I wanted to briefly touch on Connectivism and Constructivism.  Let me start by quoting Siemen’s work: Connectivism: A Learning Theory for the Digital Age;

“Connectivism is the integration of principles explored by chaos, network, and complexity and self-organization theories. Learning is a process that occurs within nebulous environments of shifting core elements – not entirely under the control of the individual. Learning (defined as actionable knowledge) can reside outside of ourselves (within an organization or a database), is focused on connecting specialized information sets, and the connections that enable us to learn more are more important than our current state of knowing”.

This definition, while wordy, very accurately describes learning in a digital, connected, and constantly changing context. It truly is not always under the control of the individual, these days while being connected, we often can have deep learning experiences without even intending to. I like that the word ‘chaotic’ is used here; it truly represents what learning in a digital age can look like, coming from a variety of places at any given time. I think this word chaos also represents the fact that we must have the skill of determining useful from not useful knowledge. We can’t possibly take everything in, so we must be able to quickly discern what is necessary, and what is not. The other challenge is that knowledge is being learned, researched, developed, and made available at such a pace that we must learn the skill to use new knowledge before it is obsolete.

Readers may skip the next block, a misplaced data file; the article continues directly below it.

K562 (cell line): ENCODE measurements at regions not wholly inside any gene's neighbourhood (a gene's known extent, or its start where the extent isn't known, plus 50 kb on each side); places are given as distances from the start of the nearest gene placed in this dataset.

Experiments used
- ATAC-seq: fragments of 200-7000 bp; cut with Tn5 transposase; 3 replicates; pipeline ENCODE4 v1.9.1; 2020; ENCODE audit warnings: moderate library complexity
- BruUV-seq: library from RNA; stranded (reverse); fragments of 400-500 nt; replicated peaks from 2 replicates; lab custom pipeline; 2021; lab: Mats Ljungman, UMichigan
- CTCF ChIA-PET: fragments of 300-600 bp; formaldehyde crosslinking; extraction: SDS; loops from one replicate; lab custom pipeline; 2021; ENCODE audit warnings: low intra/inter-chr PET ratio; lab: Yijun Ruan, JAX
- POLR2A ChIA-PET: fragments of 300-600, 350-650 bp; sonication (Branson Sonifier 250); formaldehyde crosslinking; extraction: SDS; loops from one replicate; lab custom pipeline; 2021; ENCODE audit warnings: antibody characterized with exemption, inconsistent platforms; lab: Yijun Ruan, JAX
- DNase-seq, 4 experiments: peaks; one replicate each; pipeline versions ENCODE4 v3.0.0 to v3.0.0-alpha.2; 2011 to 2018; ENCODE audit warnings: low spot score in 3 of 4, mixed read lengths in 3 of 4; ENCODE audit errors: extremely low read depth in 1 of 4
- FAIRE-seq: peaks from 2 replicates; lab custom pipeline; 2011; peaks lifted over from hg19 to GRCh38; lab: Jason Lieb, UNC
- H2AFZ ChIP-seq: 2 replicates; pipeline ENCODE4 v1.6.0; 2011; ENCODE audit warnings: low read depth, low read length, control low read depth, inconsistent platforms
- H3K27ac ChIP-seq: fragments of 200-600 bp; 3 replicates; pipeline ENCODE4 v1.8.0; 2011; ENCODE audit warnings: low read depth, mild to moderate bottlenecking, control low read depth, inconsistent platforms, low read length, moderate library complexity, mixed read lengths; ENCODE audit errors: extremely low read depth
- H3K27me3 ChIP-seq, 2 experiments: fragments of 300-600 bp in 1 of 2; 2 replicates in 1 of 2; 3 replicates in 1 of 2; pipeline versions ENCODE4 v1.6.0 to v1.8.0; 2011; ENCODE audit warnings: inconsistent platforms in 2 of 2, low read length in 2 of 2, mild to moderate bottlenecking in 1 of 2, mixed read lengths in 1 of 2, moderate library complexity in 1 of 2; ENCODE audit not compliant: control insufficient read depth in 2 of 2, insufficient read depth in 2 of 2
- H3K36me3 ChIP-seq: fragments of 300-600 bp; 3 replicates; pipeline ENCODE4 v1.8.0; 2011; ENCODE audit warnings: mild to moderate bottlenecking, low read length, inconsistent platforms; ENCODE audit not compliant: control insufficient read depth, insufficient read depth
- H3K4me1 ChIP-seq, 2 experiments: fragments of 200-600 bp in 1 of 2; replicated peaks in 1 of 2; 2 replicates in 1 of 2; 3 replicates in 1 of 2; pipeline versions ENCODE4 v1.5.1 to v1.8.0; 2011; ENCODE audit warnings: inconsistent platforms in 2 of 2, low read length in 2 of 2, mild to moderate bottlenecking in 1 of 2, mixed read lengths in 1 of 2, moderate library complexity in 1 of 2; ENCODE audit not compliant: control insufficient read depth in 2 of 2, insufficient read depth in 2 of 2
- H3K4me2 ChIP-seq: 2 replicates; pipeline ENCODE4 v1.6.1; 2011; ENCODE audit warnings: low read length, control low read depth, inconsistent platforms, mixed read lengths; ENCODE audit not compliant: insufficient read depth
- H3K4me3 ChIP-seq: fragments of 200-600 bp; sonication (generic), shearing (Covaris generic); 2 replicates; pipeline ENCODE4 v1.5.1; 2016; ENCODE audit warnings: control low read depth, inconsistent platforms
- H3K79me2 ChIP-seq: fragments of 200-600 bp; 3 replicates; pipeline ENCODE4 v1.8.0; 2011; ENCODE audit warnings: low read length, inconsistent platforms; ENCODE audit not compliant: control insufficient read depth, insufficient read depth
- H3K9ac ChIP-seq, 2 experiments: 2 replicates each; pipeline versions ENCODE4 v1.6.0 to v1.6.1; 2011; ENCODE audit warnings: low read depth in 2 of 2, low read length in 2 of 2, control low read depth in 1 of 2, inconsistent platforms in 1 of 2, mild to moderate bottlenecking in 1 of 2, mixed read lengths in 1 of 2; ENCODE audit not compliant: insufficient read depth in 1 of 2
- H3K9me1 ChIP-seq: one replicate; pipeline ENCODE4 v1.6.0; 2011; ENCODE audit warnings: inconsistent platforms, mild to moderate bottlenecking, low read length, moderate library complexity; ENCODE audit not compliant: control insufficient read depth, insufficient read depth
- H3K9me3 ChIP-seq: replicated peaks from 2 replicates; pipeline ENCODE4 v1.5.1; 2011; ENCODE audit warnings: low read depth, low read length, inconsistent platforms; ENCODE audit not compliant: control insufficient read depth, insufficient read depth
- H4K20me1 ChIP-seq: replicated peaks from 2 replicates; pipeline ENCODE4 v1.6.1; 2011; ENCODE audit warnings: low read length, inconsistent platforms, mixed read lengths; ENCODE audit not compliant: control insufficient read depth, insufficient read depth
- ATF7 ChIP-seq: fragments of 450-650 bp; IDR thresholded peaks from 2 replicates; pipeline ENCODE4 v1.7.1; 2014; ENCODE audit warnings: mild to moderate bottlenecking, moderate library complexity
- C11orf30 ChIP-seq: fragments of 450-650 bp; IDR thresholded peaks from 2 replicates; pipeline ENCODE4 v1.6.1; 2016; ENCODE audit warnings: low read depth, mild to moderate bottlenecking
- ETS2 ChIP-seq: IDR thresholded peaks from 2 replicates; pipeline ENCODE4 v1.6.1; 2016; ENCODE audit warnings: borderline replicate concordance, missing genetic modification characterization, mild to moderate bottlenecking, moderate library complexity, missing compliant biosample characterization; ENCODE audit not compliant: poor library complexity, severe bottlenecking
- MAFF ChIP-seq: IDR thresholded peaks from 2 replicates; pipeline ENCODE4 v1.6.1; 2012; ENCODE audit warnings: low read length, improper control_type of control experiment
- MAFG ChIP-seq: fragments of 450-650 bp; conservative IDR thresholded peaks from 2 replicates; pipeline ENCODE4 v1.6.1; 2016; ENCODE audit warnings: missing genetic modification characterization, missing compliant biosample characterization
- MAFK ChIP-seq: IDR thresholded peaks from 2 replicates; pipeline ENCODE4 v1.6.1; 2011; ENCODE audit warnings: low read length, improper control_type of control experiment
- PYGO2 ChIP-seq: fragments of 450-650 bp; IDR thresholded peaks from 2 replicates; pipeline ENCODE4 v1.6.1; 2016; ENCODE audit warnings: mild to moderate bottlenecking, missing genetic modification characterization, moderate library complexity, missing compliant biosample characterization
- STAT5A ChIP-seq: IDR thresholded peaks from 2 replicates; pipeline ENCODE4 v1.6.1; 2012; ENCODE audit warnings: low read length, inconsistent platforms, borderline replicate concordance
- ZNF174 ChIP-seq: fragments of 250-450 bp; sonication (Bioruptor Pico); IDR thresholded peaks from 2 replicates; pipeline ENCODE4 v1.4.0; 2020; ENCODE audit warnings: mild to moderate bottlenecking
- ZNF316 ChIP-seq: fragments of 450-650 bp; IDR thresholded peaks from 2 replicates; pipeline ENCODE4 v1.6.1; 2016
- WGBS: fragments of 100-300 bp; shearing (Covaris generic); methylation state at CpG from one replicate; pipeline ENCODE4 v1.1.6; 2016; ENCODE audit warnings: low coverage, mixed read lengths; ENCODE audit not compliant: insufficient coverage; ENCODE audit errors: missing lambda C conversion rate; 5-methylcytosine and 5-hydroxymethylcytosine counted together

Kipras Štreimikis

A nice representation of this connectedness and receiving new knowledge is found in the Bell article: Connectivism: Its Place in Theory-Informed Research and Innovation in Technology-Enabled Learning. In this article, there is a link to a Blog, entitled Teach Web Blog, which contains a great video by Wendy Drexler entitled: Connectivism: Networked Student…The Movie. This video accurately depicts the organized chaos that is digital learning, it is definitely worth a watch. She does a good job of visually representing digital learning in a connected world, and the pace of learning that occurs.